BENEFICIAL ASPECTS OF THE TREATY
CONTINUING PEACEFUL RELATIONS
We are told any misgivings between the two races faded from memory and the peaceful relations between the Pilgrims and their Indian friends continued. In his A Letter Sent from New England in December, 1621, Edward Winslow reported: "Wee have found the Indians very faithfull in their Covenant of Peace with us; very living and readie to pleasure us: we often goe to them, and they come to us; some of us have bin fiftie myles by Land in the Country with them; the occasions and Relations . . . Yea it hath pleased God so to possess the Indians with a feare of us, and love unto us, that not onely the greatest King amongst them call Massasoyt, but also all the Princes peoples round about us, have either made sute unto us, or beene glad of any occasion to make peace with us, so that seaven of them at once have sent their messengers to us to that end . . . So that there is now great peace amongst the Indians themselves, which was formerly, neither would have bin but for us; and we for our parts walke as peaceably and safely in the wood, as in the hie ways in England, we entertain them familiarly in our houses, and they as friendly bestowing their Venison on us."
TRADE WITH THE PILGRIMS
THE GATHERING STORM CLOUDS OF DISTRUST
The peace born of mutual support and trust eventually eroded. Another plague-the small pox epidemic of 1633-34-swept away thousands of Algonquins and made more land available. Only between fifteen to eighteen thousand Native People still survived in all of New England. Meanwhile, the expanding colonial towns were bulging with the new arrivals, eager to start claiming and clearing their own piece of America.
Land transfer was not a simple matter. The colonial laws guarded the rights of the natives. Only through qualified agents could purchases be made. Interpreters must be present, as well as several witnesses for both parties. The Indian owner or his family must be present for the formal signing, for unlike communal tribal lands of the western Indians, much of the land was owned by individual tribesmen. Finally, the sachem must also add his mark if he were in agreement.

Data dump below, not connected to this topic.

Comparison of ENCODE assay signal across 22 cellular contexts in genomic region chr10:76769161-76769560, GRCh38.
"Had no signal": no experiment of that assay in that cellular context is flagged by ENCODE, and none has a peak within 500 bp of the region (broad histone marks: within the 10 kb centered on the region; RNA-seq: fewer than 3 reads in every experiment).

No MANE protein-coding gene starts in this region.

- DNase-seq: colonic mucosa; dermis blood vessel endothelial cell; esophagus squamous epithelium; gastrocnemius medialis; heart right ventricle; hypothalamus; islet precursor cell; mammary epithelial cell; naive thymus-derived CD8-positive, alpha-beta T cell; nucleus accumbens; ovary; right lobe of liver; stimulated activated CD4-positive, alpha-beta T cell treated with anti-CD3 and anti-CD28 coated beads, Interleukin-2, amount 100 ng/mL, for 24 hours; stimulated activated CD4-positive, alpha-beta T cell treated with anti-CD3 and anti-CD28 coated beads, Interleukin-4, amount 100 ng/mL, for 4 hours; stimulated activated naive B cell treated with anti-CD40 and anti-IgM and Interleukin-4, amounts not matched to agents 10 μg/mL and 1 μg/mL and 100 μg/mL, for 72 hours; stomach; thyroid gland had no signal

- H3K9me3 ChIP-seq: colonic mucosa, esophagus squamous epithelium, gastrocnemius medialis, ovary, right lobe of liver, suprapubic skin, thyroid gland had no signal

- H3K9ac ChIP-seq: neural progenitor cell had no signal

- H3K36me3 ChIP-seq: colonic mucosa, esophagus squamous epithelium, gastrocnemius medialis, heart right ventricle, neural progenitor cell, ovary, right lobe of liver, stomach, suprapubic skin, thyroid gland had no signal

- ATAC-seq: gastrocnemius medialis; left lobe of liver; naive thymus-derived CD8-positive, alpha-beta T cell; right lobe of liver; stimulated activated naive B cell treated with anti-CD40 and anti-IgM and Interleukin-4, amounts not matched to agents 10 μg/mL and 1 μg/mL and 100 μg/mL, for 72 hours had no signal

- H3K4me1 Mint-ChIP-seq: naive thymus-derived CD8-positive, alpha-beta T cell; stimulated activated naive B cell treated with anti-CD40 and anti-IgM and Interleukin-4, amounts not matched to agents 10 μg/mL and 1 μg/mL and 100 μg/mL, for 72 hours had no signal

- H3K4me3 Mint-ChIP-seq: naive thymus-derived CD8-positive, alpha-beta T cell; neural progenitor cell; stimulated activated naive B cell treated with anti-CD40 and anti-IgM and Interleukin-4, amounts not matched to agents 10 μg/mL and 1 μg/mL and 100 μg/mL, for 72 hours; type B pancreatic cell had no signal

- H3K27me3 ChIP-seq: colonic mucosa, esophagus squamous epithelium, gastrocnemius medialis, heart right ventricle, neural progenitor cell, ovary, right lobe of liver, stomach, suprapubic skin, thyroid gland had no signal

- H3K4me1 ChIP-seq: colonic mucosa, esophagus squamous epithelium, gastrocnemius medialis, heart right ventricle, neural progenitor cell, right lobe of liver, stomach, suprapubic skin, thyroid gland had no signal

If all this puzzled the land-rich warrior, he may have been aware of his rights under English law. And when all was said and done, he generally retained his right to hunt and fish on the property. To the twentieth century mind, trade goods seems a small price to pay for a slice of real estate. But values must be interpreted as to time and place, and the Algonquin was certain he had the best of the bargain.
In 1675, a full-scale war erupted between the increasing number of colonists and the Indians. Now known as King Phillip's War, after the name of the Massasoit's son, who was then chief, the clash lasted eleven years and caused great destruction on both sides.
The Wampanoag were defeated, and peaceful relations between the two groups were forever shattered.
The peaceful relations between the Pilgrims and Indians had lasted 54 years, during the lifetimes of the Massasoit and the original members of Plymouth Colony.
Part V. First Pilgrim Thanksgiving
The background for the Pilgrim's first Thanksgiving is found in Bradford's History. In the fall of 1621, their first fall in the New World, "They began now to gather in the small harvest they had, and to fit up their houses and dwelling against winter, being all well recovered in health and strength, and had all things in good plenty; for as some were thus employed in affairs abroad, others were exercised in fishing, about cod and bass and other fish, of which they took good store, of which every family had their portion. All summer there was no want. And now began to come in store of fowl, as winter approached, of which this place did abound when they came first, but afterward decreased by degrees. And besides water fowl, there was great store of wild turkeys, of which they took many, besides venison, etc. Besides they had about a peck a meal a week to a person, and now since harvest, Indian corn to that proportion.--And thus they found the Lord to be with them in all their ways, and to bless their out-goings and in-comings..."
In their first ten months at Plymouth, just passed, they had erected seven dwellings, a Common Meeting house and three small store houses for food, clothing and other supplies.
In spite of their numbers having been cut in half by sickness and death, they found reasons for thankfulness. They had gained their foot-hold on the edge of an inhospitable continent. They were well recovered in health and strength. They were making the best of a hard life in the wilderness. They had proved that they could sustain themselves in the new, free land. They were assured of the success of their purpose of establishing freedom. They had made firm friends with the Indians, who had been so kind to them.